Back to the Caves!

Surely, you must think in sober moments, the left (especially the environmental left) doesn’t literally want to take us back to living primitive existence in caves and such? You wouldn’t think so, but then you run into a purportedly serious article that is so mind-numbingly stupid that you wonder if someone is pulling your leg.

Such as an article currently up at Aeon, under the title, “How Equality Slipped Away.” You have to read it (all 3,600 words of it), not to believe it.

The first sign of trouble appears right in the subtitle: “For 97 per cent of human history, all people had about the same power and access to goods. How did inequality ratchet up?” Um, if can be said to have been “equal” for 97 percent of human history, it was because  WE WERE POOR AND MISERABLE LEADING VIOLENCE-FILLED SUBSISTENCE LIVES! And yeah, we stopped doing that around 6,000 or so years ago when, you know, we launched this thing called civilization, that led to things like the rule of law, cities and villages with stable agriculture, fire, the wheel, that kind of stuff. The real acceleration in human material well-being came with the full arrival of market capitalism about 250 years ago.

The author of this lugubrious essay, Kim Sterelny (professor of philosophy at Australian National University, natch), thinks all of this progress was horrible, because it led to inequality. Some samples:

Our particular species of humans has been around for about 300,000 years and, best as we can tell, for about 290,000 of those years we lived materially poorer but much more equal lives. For most of our life as a species, most communities lived as mobile foragers, shifting camps when local resources became scarce, but probably sticking to a regular pattern over a defined territory. . .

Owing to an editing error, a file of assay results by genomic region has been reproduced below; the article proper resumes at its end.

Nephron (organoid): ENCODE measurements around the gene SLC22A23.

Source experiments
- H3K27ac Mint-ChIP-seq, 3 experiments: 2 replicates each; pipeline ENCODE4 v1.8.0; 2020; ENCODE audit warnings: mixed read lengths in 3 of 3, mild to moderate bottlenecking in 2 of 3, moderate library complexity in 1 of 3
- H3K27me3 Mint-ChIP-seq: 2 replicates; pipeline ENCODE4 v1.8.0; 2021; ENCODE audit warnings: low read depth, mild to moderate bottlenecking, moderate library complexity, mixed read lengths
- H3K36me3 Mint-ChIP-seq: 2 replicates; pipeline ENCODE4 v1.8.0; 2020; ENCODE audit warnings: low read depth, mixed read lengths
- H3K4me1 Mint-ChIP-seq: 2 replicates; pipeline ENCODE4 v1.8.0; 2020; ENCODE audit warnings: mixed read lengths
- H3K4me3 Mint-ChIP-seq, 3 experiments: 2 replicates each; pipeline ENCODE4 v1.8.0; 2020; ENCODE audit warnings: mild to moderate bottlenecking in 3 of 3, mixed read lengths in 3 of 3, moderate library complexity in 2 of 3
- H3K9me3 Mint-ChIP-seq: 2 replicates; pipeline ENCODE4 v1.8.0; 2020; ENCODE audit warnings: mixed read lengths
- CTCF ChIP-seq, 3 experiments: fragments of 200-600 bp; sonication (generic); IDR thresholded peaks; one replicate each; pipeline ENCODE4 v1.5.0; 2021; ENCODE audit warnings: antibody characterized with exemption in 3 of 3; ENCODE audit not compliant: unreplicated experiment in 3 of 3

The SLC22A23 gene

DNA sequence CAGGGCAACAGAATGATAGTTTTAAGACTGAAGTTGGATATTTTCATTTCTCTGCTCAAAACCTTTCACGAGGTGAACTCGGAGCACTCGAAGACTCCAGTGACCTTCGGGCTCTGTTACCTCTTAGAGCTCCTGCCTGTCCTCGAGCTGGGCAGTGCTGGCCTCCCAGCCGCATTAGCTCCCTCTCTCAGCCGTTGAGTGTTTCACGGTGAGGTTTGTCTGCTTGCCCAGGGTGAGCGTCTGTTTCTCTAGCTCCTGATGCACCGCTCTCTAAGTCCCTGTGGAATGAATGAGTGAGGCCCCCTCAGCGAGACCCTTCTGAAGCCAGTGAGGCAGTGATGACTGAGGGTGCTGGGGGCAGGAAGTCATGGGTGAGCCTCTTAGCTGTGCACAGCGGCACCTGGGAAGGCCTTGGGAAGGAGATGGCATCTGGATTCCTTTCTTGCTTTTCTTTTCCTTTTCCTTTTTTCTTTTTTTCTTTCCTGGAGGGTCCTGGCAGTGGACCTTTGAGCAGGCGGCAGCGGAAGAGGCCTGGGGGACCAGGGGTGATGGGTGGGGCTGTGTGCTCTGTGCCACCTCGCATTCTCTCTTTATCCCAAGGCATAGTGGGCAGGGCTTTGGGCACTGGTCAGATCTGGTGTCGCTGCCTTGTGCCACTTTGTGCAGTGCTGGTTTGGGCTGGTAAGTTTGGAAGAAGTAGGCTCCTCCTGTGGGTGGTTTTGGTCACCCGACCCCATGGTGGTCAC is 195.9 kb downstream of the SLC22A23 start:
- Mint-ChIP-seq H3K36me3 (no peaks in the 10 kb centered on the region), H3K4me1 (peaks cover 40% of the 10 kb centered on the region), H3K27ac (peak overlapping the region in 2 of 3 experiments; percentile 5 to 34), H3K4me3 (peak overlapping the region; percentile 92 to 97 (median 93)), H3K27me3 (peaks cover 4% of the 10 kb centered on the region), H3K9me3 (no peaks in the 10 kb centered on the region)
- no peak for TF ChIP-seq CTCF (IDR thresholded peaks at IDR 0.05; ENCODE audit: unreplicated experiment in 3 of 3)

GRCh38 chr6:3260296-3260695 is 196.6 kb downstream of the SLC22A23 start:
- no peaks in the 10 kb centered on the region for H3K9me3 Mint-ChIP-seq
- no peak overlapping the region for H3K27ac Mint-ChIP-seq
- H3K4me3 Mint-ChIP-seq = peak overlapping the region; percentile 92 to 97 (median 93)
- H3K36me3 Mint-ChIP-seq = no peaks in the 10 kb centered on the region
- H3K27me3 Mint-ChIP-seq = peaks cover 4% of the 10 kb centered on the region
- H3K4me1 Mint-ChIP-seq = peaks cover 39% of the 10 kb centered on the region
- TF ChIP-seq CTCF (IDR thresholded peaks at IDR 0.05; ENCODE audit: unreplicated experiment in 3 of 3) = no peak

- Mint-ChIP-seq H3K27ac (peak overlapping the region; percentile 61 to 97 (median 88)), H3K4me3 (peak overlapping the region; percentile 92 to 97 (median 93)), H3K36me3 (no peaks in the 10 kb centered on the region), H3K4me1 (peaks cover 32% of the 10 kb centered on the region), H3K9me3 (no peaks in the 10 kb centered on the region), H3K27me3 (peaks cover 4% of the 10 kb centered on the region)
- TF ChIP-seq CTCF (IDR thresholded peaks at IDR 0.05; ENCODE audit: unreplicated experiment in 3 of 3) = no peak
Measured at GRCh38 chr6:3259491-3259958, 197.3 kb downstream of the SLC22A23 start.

Somehow, after 290,000 years of living without anyone having the power to tell us what to do, and with every member of a community having about as much as everyone else, most of us are now subject to command, and with immensely less than a favoured few. Why?

Sterelny points his censorious finger at exactly the key factors that have improved human well-being, especially settled agriculture and property rights (with “control of information” thrown in as a side dish):

Farming and storage make inequality possible, perhaps even likely, because they tend to undermine sharing norms, establish property rights and the coercion of labour, amplify intercommunal violence, and lead to increases in social scale. . .

Storage, however, tends to erode sharing. . . Storage opens the door to coerced labour. Sedentary collectors sometimes keep slaves, but mobile foragers don’t. . .  In many subsistence agricultural communities, when slaves aren’t to be had, much of the work is offloaded to women and children. Storage, and especially storage based on crops, often leads to subsistence economies with less autonomy and more coercion. . . Storage also makes intercommunity violence more likely. . .

Moreover, farming tends to lead to population growth.

These downstream effects of storage and farming set up an engine of inequality, with transegalitarian societies emerging as a dynamic consequence of storage in conflicted environments. Recognition of property rights and inheritance allows wealth inequalities to establish and even grow.

To be sure, Sterenly disclaims the implications of this argument, but in a manner that renders the entire argument even more stupid:

There’s no going back to Pleistocene equality, and I for one wouldn’t embrace the social intimacy and material simplicity of such lives. But we do have new social technologies. China (especially) is showing how those can be used to enhance elite surveillance. Let’s hope they can be reconfigured to support more bottom-up social action, to mitigate some of the effects of imbalances of wealth and power.

There it is: China-envy. It brings to mind Churchill’s line about how capitalism is the unequal sharing of abundance, while socialism is the equal sharing of misery. Some people never will grasp this.

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